Here are a few good articles the Collaborative Fund team came across this week.
The betting odds on whether Donald Trump would win the election is a good example of how unpredictable a world we live in:
Jordan Cooper writes a good piece on burnout:
Burnout is when you kept pushing your body and your mind to move forward…into a series of successive cuts…for so long…that you are too damaged to appreciate the pleasure and joy of moving forward at all…it’s like you’ve trained yourself to expect pain from forward movement…and therefore it’s not so much that you fear moving forward…as it is that you revert back to not feeling as you step…and that’s a pretty inertial place to be. Burn out is numbness.
Julie Hanna wrote a wonderful article on profit and purpose:
“Our goal is to produce as much value for the world as possible. Period,” he says. “Purpose is the point. Profit is the result. It’s the natural order of things. Greater value creation leads to more profit than trying to maximise profit as an endgame.”
Ted Leonsis defines what Netflix is:
“You pay $8-$12 a month for schmuck insurance. For the price of one movie ticket, you can get every movie that you won’t watch and will occasionally get some episodic, cool, original content. I’ve been paying $8 or $12 a month for Netflix for 10 years. I can’t remember the last time I watched a movie, but it’s schmuck insurance and it’s hard to cancel, and it’s just become a utility. I want it and I need it.”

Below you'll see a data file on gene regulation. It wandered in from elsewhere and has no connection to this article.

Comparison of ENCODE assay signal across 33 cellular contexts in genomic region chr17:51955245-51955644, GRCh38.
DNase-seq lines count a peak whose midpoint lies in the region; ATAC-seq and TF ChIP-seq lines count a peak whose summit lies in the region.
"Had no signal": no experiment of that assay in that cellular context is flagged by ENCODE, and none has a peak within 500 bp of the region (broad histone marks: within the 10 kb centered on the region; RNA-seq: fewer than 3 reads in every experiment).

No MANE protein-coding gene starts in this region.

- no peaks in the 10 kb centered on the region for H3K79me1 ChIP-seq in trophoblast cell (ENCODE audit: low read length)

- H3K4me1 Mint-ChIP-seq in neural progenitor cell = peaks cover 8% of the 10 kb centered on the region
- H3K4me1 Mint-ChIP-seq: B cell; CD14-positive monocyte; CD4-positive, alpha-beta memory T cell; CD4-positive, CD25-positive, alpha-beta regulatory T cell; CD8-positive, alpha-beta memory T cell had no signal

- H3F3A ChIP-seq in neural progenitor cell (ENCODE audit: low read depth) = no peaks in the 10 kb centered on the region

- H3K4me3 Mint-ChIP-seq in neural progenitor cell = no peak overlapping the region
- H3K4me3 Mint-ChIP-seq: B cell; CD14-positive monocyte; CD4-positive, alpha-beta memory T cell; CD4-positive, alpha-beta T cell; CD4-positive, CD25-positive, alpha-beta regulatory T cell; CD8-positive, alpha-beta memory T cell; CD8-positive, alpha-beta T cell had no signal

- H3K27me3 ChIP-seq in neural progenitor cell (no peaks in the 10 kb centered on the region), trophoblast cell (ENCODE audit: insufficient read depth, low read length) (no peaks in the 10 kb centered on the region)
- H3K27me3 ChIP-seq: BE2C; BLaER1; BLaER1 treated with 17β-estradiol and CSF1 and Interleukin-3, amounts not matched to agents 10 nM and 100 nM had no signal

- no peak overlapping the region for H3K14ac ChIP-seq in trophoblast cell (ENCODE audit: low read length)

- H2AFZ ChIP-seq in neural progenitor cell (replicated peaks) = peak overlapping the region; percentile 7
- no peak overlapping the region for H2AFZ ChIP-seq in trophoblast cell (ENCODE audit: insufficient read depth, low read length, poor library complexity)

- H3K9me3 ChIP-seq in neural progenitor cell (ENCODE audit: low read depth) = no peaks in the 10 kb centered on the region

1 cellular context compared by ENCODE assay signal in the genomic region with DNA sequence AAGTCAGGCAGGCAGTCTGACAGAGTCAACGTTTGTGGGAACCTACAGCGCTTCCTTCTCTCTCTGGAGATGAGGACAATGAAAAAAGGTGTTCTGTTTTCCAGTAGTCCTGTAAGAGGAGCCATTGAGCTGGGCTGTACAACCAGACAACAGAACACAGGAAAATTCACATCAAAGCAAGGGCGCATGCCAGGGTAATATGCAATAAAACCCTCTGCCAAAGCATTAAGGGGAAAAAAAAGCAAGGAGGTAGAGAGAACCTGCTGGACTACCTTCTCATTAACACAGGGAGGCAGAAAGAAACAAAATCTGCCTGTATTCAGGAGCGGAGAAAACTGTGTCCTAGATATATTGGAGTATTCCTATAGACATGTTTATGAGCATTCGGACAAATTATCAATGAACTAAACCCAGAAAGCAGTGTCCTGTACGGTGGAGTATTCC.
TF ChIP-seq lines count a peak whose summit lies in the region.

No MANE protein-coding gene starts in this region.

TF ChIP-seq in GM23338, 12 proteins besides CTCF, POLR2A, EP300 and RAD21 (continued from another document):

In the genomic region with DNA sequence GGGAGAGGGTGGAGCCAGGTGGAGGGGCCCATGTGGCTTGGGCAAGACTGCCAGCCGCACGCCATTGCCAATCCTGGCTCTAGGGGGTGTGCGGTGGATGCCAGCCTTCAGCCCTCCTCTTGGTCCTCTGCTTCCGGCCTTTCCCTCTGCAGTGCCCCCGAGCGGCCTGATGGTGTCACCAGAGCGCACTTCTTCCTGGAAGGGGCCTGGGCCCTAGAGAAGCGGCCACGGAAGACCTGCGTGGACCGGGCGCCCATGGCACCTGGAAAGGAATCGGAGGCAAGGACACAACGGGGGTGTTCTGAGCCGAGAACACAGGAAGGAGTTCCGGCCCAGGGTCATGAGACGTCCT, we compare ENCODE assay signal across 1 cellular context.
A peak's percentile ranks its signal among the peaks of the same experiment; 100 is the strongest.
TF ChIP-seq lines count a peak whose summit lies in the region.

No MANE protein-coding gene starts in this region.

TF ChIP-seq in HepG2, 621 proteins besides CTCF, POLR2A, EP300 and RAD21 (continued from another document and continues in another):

Josh Brown looks at media’s role in Trump’s election:
Thousands of reporters and opinion writers generating millions of pieces of content. And it didn’t matter at all. Changed nothing. They threw everything they had at Trump for a year and a half and, in the end, people just went and did what their gut told them to.
I’m very sorry to say this to my friends and colleagues in the media but here’s the truth: the echo chamber of Twitter is not at all representative of what goes on in the real world. Mostly, it’s just journalists, professional “thought leaders”, public intellectuals and celebrities stroking each other in a 21st century version of the Parisienne salon. “Read my take on this and then I’ll read yours!”
Book: The Birth of Plenty by William Bernstein
Lots of books write about where we’re going next. Bernstein – one of the great investment thinkers of our day – writes about how we got here. This is a highly readable look at the factors that make an economy grow, and the history of what brought them to be. I loved lines like this:
A critical fact in the world of 1801 was that nothing moved faster than the speed of a horse. No human being, no manufactured item, no bushel of wheat, no side of beef, no letter, no information, no idea, order or instruction of any kind moved faster. Nothing had moved any faster, and, as far as Jefferson’s contemporaries were able to tell, nothing ever would.
Have a great weekend.